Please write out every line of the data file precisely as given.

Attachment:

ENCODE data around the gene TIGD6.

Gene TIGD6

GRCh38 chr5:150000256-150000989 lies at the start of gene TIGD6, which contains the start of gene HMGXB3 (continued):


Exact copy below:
ENCODE data around the gene TIGD6.

Gene TIGD6

GRCh38 chr5:150000256-150000989 lies at the start of gene TIGD6, which contains the start of gene HMGXB3 (continued):